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PostPosted: Mon Jan 24, 2011 5:00 pm 
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Not sure if this has been covered before but for Rugby grammar schools in particular I find it extremely odd that so many Northamptonshire, Leicestershire and South Warwickshire familes do not wish to move to the Rugby priority catchement area, especially when they have one or more children trying to get into the grammar schools.

Rugby has a large range of housing.
The distances aren't that insolube .(No problems getting to work, still reasonably close to friends etc)

Why can't they just MOVE, if they feel so strongly about getting their kids into LS and RHS?

Such an obvious solution, yet seldom commented on. :? :? :?


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PostPosted: Mon Jan 24, 2011 5:15 pm 
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Maybe they have siblings at fab. primary schools, jobs, elderly relatives...


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PostPosted: Mon Jan 24, 2011 5:16 pm 
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Indeed! .... not always easy for people to move, can be expensive ... etc etc . Also one of the problems of areas with GS is that the "alternate school" isn't always a good option if they don;t pass for the GS. Have a look at Skipton for example - lots of people outside catchment have the same problems of trying to get in but if you live in the patch the local secondary is not great.


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PostPosted: Mon Jan 24, 2011 5:32 pm 
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Yeah, points taken.

I guess it just depends what age your children are. If both pre-schoolers, with no elderly/infirm relatives to look after then it is the obvious thing to. (There are numerous fab primary schools in and around Rugby).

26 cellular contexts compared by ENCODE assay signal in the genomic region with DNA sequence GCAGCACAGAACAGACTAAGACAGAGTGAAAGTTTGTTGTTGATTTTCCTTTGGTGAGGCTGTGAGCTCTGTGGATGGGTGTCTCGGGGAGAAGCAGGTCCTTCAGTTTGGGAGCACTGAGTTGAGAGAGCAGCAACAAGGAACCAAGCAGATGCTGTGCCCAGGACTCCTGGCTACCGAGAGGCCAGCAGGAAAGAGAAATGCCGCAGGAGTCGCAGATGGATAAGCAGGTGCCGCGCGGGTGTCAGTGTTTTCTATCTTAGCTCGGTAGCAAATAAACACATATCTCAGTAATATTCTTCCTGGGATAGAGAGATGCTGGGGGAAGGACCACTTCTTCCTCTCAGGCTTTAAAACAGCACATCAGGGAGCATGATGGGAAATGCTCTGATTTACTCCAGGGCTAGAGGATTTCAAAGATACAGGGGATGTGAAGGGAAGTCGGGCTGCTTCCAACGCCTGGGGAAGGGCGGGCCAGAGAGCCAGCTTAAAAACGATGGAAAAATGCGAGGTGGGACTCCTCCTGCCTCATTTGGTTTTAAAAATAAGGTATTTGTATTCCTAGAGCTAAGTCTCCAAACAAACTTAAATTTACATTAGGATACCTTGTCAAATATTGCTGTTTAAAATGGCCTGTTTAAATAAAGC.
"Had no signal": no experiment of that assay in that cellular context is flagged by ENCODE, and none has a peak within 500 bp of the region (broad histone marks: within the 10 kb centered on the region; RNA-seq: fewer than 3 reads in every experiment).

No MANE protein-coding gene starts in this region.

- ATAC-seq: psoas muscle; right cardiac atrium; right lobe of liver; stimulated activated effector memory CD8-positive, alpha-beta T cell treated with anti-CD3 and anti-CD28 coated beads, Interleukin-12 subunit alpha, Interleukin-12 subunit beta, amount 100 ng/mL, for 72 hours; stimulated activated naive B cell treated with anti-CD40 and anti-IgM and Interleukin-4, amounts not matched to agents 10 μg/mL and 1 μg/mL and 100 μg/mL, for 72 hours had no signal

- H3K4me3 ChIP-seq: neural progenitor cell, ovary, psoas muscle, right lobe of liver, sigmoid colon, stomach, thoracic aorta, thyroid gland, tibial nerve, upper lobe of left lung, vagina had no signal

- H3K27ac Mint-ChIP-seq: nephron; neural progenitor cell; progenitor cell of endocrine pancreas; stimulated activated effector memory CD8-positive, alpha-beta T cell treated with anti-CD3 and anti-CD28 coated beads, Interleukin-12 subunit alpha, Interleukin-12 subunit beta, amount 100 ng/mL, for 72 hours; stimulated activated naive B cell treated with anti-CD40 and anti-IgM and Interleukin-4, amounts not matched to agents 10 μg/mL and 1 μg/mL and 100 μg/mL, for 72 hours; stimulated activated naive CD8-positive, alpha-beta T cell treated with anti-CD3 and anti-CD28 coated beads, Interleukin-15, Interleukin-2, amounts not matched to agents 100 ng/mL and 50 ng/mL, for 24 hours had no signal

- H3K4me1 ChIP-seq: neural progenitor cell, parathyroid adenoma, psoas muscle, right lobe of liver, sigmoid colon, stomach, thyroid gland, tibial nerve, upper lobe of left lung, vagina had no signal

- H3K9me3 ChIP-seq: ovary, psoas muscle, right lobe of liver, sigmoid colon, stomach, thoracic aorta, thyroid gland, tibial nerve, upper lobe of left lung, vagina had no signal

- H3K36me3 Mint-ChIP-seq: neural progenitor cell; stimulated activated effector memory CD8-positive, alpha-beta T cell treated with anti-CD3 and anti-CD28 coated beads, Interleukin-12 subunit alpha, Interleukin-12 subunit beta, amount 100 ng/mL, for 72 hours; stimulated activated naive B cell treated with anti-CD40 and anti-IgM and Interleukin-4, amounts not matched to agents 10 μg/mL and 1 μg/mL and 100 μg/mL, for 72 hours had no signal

I suppose the only major concern, mentioned already, is the state of the second options. Many rave about the high quality of a couple of comprehensives in Rugby (better not name them), but I do have concerns with '3'%! achieving the English Bacc (5 A-C GCSE passes in Eng, Maths, Sci, Language and Hist or Geog), or merely 40% 5 A-C's including Maths and English.

I used to teach in Birmingham; at least the secondaries round here don't have policeman stationed on site of senior teachers patrolling the corridors during lessons with walkie-talkies.

But still, that 3%. Worrying, very.


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PostPosted: Mon Jan 24, 2011 6:25 pm 
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We have considered (and are considering) moving.

But: we like our house, have great neighbours, many village ties, like the primary school, older children happy and settled with friends, etc.

Also it's a lot of pressure to put on a child, to move in the hope that s/he passes a test.

It doesn't help that the boundaries are constantly shifting (look at RHS's current consultation). I don't feel that we know where we are until this consultation is over, and by then we've only got till Feb 5th to move. I am so sick of the whole thing.


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PostPosted: Mon Jan 24, 2011 6:27 pm